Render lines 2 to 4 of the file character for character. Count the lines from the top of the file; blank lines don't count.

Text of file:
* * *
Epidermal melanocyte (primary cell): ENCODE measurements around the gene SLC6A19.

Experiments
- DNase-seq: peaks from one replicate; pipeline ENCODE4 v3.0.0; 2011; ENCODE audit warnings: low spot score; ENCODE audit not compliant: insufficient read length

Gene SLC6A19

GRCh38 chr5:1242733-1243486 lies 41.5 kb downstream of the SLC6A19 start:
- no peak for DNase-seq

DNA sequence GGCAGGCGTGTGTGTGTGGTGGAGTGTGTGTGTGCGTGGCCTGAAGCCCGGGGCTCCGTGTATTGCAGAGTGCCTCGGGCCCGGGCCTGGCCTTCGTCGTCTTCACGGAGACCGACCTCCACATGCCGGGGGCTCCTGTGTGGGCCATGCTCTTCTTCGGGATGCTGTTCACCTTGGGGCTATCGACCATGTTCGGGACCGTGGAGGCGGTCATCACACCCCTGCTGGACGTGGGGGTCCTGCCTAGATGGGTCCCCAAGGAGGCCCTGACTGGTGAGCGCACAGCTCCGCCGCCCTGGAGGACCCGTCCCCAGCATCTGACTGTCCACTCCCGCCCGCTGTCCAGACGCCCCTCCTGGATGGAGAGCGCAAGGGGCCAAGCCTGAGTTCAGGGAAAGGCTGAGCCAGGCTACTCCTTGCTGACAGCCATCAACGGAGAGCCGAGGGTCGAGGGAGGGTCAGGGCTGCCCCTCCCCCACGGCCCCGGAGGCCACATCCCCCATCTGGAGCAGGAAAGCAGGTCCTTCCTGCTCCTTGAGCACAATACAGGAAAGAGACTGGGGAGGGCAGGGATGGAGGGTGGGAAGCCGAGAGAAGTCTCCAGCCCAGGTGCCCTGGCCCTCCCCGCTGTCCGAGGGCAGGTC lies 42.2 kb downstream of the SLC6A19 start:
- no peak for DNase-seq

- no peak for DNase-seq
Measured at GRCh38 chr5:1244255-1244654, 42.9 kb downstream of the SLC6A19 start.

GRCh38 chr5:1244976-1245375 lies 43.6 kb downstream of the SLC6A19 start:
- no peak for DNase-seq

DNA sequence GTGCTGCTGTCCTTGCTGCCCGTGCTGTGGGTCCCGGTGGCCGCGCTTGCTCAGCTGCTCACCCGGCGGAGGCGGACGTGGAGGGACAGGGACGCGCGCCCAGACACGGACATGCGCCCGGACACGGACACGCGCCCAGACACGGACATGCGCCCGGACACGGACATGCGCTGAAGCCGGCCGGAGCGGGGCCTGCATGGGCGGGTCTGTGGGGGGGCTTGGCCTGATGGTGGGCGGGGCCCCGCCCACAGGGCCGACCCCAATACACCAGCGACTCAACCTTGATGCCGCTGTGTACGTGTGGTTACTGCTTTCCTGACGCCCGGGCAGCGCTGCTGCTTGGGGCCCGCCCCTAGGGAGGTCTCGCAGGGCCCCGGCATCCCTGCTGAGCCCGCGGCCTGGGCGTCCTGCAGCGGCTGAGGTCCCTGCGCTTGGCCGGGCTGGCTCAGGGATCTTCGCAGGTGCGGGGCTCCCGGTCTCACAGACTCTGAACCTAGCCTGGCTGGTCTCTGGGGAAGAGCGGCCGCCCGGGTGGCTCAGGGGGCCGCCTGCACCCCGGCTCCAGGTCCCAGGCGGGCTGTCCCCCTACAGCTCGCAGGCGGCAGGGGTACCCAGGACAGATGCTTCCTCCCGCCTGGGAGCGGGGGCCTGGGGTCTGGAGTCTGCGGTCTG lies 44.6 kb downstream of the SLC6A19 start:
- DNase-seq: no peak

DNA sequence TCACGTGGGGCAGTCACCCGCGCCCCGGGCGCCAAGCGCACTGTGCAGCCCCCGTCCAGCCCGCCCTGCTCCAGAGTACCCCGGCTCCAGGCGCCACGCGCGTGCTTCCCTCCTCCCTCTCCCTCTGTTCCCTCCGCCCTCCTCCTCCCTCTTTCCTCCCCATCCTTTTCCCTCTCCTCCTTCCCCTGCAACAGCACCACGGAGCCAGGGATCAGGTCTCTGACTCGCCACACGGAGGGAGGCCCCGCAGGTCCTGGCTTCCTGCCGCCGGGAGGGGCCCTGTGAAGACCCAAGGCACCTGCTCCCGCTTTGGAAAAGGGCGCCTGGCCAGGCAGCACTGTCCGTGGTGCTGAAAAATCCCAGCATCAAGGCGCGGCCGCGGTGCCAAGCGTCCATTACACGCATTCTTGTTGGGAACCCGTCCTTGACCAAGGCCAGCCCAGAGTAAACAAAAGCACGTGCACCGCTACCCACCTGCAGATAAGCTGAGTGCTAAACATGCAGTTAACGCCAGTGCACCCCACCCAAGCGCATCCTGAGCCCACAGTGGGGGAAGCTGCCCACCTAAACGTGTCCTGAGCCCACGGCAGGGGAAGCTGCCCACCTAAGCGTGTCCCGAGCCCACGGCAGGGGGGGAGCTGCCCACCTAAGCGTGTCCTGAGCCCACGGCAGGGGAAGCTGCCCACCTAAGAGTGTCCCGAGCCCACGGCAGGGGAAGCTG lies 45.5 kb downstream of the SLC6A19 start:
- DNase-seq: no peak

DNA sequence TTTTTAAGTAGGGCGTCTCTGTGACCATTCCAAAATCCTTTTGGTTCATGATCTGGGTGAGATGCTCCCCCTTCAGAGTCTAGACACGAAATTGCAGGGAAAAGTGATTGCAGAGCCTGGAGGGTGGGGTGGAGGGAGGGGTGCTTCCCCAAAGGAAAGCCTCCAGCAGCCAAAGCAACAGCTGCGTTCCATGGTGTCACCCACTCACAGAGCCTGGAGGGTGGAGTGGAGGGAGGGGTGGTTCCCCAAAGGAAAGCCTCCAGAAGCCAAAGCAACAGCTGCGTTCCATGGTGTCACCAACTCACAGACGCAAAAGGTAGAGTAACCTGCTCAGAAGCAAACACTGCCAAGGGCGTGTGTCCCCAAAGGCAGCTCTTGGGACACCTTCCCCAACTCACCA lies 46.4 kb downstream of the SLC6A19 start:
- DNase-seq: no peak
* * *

Experiments
- DNase-seq: peaks from one replicate; pipeline ENCODE4 v3.0.0; 2011; ENCODE audit warnings: low spot score; ENCODE audit not compliant: insufficient read length

Gene SLC6A19